For whoso findeth me findeth life, and shall obtain favour of the Lord.
But he that sinneth against me wrongeth his own soul: all they that hate me love death. Proverbs 8:35-36
There is a way which seemeth right unto a man, but the end thereof are the ways of death. Proverbs 14:12 (also Proverbs 16:25)
Righteousness exalteth a nation: but sin is a reproach to any people. Proverbs 14:34
Professing themselves to be wise, they became fools,...
...And even as they did not like to retain God in their knowledge, God gave them over to a reprobate mind, to do those things which are not convenient; Romans 1:22,28
Woe unto him that buildeth his house by unrighteousness, and his chambers by wrong; Jeremiah 22:13a
As reported by Lorenda Reddekopp of CBC News, December 12, 2018 (link inserted by blogger):
The family of Taquisha McKitty will argue in the Ontario Court of Appeal Wednesday that she's still breathing and alive, even though a lower court has declared her dead.The fact that someone in Ms. McKitty's condition can be considered alive in some places and not in others shows how imprecise the definition of death actually is. The definition of death as "brain death" goes back only 50 years; it was devised in order to salve the consciences of doctors who were starting to perform heart transplants, who were removing hearts from donors who were still alive according to the definition then in place. December 4 marked the 50th anniversary of the American Medical Association's adoption of heart transplant guidelines (one year and one day after the world's first heart transplant was performed in South Africa), which stipulated that a person's death had to be declared "irreversible" by at least two doctors not connected with the surgical team before his heart could be transplanted, with the best definition of death being based on "irreversible brain death." I intend to do a more detailed post on this subject next year, God willing.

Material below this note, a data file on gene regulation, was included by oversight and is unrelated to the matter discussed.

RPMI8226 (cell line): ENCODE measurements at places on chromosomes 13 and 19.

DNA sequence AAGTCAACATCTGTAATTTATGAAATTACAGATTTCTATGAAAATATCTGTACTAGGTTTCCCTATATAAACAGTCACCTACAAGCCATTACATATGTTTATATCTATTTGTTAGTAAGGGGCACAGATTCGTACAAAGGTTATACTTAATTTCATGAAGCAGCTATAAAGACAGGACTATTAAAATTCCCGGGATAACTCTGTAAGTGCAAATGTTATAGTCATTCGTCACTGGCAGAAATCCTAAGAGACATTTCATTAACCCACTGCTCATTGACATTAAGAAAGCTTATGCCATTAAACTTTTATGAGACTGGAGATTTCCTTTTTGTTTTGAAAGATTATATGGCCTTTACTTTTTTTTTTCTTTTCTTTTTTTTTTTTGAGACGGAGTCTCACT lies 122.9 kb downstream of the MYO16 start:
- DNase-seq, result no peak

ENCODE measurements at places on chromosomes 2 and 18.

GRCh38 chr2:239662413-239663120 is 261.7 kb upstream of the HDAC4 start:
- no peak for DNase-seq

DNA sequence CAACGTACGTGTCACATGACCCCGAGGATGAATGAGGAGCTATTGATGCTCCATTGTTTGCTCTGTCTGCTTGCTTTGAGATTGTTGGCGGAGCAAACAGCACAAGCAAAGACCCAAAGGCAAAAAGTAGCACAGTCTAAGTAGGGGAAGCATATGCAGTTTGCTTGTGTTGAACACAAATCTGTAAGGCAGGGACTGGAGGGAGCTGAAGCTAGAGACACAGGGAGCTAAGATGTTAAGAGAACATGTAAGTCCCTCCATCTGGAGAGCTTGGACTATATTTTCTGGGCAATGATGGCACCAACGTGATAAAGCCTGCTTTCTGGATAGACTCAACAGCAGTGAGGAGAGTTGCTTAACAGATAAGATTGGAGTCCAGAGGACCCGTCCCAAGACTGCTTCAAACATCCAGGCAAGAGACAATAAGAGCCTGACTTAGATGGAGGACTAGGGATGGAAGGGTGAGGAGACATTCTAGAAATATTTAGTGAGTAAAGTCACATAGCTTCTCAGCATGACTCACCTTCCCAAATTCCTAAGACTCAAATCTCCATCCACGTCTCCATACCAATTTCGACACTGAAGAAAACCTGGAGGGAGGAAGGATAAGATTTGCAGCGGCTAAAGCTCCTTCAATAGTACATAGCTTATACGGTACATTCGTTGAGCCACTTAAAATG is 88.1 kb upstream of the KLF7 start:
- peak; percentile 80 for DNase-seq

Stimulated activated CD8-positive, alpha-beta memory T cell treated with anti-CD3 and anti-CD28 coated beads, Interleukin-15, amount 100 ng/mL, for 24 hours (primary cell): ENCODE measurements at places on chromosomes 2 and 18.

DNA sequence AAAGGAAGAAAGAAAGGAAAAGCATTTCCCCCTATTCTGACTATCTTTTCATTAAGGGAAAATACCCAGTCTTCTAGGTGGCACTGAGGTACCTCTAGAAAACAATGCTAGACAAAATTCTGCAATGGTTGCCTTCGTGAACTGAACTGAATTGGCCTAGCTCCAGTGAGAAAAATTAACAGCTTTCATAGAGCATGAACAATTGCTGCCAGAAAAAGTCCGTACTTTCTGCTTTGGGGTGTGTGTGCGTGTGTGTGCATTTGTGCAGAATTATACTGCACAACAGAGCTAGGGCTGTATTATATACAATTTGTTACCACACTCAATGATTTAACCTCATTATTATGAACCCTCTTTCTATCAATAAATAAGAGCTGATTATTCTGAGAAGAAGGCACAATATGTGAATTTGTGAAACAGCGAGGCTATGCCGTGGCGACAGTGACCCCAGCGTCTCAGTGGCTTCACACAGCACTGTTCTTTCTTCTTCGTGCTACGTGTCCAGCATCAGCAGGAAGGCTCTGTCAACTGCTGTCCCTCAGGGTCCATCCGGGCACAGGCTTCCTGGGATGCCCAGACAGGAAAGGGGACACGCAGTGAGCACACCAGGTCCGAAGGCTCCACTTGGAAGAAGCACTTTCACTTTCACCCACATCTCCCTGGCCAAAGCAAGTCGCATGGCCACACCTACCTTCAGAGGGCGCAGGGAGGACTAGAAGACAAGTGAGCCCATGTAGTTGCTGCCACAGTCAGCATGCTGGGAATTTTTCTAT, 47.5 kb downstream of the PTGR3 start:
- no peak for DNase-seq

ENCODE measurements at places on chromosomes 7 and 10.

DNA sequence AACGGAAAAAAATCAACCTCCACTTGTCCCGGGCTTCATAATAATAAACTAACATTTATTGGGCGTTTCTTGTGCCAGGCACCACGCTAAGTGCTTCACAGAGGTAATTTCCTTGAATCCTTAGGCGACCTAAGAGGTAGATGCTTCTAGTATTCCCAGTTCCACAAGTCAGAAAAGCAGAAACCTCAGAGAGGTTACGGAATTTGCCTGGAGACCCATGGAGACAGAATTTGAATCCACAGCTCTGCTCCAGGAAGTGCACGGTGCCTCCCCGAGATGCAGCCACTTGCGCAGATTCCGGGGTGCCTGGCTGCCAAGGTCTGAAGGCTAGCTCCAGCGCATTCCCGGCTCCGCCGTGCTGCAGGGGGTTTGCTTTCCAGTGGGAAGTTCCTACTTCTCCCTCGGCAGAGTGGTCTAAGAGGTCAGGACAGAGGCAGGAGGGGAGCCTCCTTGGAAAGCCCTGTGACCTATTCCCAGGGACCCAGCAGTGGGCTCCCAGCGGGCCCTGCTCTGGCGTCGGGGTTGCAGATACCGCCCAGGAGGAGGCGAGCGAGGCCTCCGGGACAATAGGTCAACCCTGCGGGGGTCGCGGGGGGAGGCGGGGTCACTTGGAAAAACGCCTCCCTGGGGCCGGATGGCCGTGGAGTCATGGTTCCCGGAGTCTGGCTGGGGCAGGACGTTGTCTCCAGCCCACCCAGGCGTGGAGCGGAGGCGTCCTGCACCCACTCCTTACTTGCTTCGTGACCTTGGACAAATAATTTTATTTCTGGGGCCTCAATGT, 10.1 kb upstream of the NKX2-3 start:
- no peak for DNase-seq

"We're not convinced that she's dead," said Bishop Wendell Brereton from his church, the Breakthrough Temple in Brampton.
He has visited McKitty in hospital and witnessed her movements.
"Legs, arms. From head to toe she's moving," he said.
"So, it's not a corpse lying there. It's a person."
McKitty was declared dead by doctors more than a year ago after she went into cardiac arrest following a drug overdose and was put on life support.
McKitty's lawyer will argue in appeal court in Toronto that an Ontario Superior Court judge erred in not recognizing McKitty's charter rights, and not taking into account her religious beliefs in a case that could prove precedent-setting.
"Taquisha is alive according to her own religious beliefs," lawyer Hugh Scher writes in a court factum.
He adds that some jurisdictions do take religious beliefs into account before declaring someone dead.
"Taquisha remains alive in Nova Scotia, New York, New Jersey and elsewhere, but according to [Ontario Superior Court] is dead in Ontario."